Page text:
The Hampton is located at 2925 Jefferson Davis Highway near the intersection of Garrisonville Road, at the interchange for Interstate 95 in North Stafford. For more information, call 540-657-0999.
Whitlock Wealth Management celebrating 20 years in business
Whitlock Wealth Management will hold a ribbon cutting for their newly renovated offices in Lake Ridge.
The company is celebrating 20 years in business, and the ribbon cutting event is free to attend.
The celebration will take place Wednesday, Nov. 5 from 4 to 6 p.m. at their offices 12848 Harbor Drive, Suite 101, in Lake Ridge, near Tacketts Mill shopping center.
For more information visit whitlockwealth.com.
The Woodbridge Wound Healing Center for Stafford Hospital, which offers state-of-the-art treatment practices and protocols to reintroduce the body’s innate ability to heal, has appointed Peter VanDerMeid as medical director.
Dr. VanDerMeid will be responsible for reviewing patient care and results, evaluating new clinical products and providing oversight and guidance on policies and procedures. A member of the Healogics™ network, the Woodbridge Wound Healing Center of Stafford Hospital employs a rigorous scientific approach to explore, test, find and develop the clinically proven methods and technologies that help people heal faster and more completely than before.
A Stafford resident, Dr. VanDerMeid most recently served as Medical Director in Somerset, PA at Somerset Hosptial’s Wound Care Center.
Dr. VanDerMeid holds a Medical Degree from Eastern Virginia Medical School in Norfolk, VA. He then did his family practice residency for the U.S. Army at Fort Belvoir. He has practiced at two family medical care facilities in Virginia and is a Certified Wound Specialist.
The Woodbridge Wound Healing Center of Stafford Hospital is located at 14010 Smoketown Rd., Suite 103, Woodbridge, VA 22192. The center offers leading-edge treatments including hyperbaric oxygen therapy, negative pressure therapies, bioengineered tissues and biosynthetics.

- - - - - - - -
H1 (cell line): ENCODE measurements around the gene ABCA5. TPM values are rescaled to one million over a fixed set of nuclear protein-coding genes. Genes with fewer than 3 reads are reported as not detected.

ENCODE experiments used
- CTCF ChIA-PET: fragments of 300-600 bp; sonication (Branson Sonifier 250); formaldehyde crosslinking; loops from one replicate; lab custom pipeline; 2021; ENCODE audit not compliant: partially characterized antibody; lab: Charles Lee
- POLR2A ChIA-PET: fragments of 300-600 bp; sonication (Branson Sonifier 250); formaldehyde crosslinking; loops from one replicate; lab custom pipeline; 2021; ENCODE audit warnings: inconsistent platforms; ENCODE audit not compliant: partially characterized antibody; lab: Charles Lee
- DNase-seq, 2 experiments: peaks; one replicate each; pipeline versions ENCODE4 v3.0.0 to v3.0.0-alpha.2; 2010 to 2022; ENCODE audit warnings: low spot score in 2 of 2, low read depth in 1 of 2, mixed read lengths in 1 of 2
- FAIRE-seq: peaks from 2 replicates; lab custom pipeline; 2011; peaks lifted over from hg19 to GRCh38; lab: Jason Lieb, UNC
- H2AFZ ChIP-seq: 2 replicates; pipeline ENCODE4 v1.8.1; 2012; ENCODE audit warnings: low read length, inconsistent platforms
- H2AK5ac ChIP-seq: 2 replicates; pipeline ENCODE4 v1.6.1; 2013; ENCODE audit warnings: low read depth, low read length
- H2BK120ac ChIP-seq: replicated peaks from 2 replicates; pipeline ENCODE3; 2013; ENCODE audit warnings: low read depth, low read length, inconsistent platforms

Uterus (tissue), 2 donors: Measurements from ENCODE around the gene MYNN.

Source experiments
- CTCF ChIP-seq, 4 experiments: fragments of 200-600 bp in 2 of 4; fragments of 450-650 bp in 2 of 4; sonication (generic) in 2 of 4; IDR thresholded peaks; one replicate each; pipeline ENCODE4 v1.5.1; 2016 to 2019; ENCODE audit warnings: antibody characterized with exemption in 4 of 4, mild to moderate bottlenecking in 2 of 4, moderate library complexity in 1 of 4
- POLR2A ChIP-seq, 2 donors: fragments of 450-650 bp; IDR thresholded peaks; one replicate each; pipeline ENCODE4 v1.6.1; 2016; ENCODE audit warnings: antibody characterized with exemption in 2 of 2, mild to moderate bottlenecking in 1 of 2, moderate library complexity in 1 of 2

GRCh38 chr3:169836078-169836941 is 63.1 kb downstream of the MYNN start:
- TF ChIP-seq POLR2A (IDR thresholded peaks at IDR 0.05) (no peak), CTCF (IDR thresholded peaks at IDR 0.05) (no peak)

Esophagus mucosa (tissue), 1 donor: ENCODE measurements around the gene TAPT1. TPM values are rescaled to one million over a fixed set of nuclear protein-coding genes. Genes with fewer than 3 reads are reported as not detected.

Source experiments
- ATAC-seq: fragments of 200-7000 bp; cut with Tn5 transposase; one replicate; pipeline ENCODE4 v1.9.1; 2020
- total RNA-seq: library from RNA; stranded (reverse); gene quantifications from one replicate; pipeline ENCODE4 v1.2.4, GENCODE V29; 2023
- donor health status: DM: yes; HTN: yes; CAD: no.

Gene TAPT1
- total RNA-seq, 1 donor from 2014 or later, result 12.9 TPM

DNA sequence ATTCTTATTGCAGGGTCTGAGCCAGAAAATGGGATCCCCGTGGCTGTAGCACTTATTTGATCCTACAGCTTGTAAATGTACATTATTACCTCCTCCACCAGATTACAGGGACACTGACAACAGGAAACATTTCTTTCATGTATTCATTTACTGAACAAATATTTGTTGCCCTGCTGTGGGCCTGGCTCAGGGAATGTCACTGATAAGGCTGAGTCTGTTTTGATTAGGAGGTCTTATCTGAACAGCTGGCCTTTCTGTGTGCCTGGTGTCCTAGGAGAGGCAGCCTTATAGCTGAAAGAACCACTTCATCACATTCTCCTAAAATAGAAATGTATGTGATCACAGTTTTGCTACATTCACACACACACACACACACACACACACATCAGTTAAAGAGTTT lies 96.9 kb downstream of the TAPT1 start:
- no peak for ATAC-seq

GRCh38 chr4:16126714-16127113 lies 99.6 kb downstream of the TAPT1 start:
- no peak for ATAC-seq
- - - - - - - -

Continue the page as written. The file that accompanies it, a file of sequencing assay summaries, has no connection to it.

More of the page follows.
Chronic wounds affect more than 8 million people in the U.S. and the incidence is rising fueled by an aging population and increasing rates of diseases and conditions such as diabetes, obesity and the late effects of radiation therapy.
Average consumer to spend about $800
There will be turkey and shopping on Thanksgiving Day.
Potomac Mills mall says they will open their doors at 6 p.m. Thursday, Nov. 27 and will keep them open for 26 hours straight. The upscale retail outlet aims to attract budget-conscious shoppers looking to grab gifts early in the season.
“Those looking to start their holiday shopping early will discover unbeatable deals on Potomac Mills’ name brand merchandise throughout the weekend,” said Sam Hosn, general manager at Potomac Mills. “From designer fashions to the top trending toys and electronics, Potomac Mills has more stores with unmatched savings than anywhere else in the area. Our Black Friday hours will give shoppers the greatest opportunity to find the perfect gifts within budget for everyone on their holiday list.”
The mall has 220 stores as well as restaurants for “guests looking to take a break from bargain hunting,” according to Potomac Mills.
South of Woodbridge in Spotsylvania County, Spotsylvania Towne Center will also open at 8 p.m. on Thanksgiving. The mall will remain open the following day, always known as Black Friday, from midnight to 10 p.m.